The current situation in terms of legal and forensic medicine in Morocco was also discussed. They established that the draft legislation on a professional code for forensic scientists, which the IRZ is also advising on as part of this project, should include new and clear regulations for exercising legal and forensic medicine. There are still a few outstanding issues to be resolved in this context, such as the question of sufficient funding for legal and forensic medicine.
On 17 and 18 September 2019, the IRZ, together with the General Delegation for Prison Administration and Reintegration (DGAPR) organised their fourth seminar on “Social and psychological Support for Prisoners” in Tétouan, Morocco.
Building on the previous seminars, the main focus of this event was on institutional and practical support measures for prison staff. Specific case examples were used to explain how particularly sensitive prisoners, especially those who have been radicalised, can be motivated to seek social and psychological support.
The experts representing the IRZ at the seminar were psychologist Dr. Angelika Burghardt-Kühne and Group Leader Vera Schiepe, both of whom work at the Heidering penal institution in Berlin.
This seminar, which makes up part of the project supported by the German Federal Foreign Office on “Cooperation with the Kingdom of Morocco on Prison Management”, further intensifies the successful cooperation between Morocco and Germany in this area. As part of the project, a handbook on social and psychological care for prisoners will be produced.
The Head of Personnel at the DGAPR, Redouane Kouta, emphasised at the start of the seminar how much both sides benefit from the Moroccan-German discussions on prison management. As a result of the joint project implementation, Morocco has also intensified its cooperation with other countries in Africa.
The current situation regarding social and psychological care in Moroccan prisons
The admissions procedure in Moroccan prisons starts with an extensive medical and psychological examination, which is used to make an assessment. Any pre-existing medical conditions are taken into account here. During this initial examination, staff at the prison put together all the available information in detailed reports for social services and prison management.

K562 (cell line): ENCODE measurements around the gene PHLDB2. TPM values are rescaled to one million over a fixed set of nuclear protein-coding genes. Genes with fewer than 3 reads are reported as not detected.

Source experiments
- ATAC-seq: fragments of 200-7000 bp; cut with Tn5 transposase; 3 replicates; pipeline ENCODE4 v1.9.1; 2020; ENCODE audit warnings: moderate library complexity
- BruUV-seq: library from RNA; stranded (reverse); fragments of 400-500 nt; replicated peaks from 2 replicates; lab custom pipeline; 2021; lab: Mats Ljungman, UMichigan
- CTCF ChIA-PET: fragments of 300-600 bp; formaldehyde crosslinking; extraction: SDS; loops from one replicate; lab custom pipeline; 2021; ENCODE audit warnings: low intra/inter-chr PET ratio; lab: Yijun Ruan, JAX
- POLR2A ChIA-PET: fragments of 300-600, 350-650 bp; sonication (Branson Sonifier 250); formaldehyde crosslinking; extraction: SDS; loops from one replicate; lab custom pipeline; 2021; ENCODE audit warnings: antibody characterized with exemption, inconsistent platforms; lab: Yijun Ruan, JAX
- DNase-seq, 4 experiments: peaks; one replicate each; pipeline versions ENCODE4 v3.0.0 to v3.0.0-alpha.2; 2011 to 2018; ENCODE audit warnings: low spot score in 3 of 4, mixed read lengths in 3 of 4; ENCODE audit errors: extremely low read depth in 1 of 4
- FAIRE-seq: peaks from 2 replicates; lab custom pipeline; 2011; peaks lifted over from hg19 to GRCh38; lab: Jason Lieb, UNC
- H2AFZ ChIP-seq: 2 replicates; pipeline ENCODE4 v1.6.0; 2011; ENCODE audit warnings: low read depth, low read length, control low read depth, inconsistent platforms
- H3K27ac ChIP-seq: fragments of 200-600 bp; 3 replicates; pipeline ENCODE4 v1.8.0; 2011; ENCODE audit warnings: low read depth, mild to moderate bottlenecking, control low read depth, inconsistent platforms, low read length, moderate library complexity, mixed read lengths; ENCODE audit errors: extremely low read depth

However, a good level of care for prisoners is vital to ensure their successful reintegration. Good working conditions for prison staff therefore play a particularly important role here. Since dealing with prisoners can be a real burden for the staff, support systems should be established. These cover various measures, from improving structural factors to psychological care. A setting involving several persons and advice on cases from colleagues have both proved to be helpful problem-solving measures in the care of prisoners.
To protect its officers from prisoners’ attempts to manipulate them, for example, the DGAPR runs social and psychological programmes, with the help of external psychologists in some cases. The strategy developed by the DGAPR here also covers the care of prisoners and has the objective of developing their skills.
Prisoners’ motivation for taking part in voluntary treatments presents a particular challenge for Moroccan prisons, as well as those in other countries, since the prisoners cannot be forced to participate. The treatment of prisoners with mental health problems is particularly difficult. Special motivation training sessions and motivation therapies aim at helping prisoners to participate in treatment measures, thus establishing a set structure to their day and achieve their own objectives for their period of detention. At the same time, these measures support the successful reintegration of prisoners. In order to reduce the relatively high relapse rate of approx. 57 percent, Morocco also wants to focus more on alternative forms of punishment.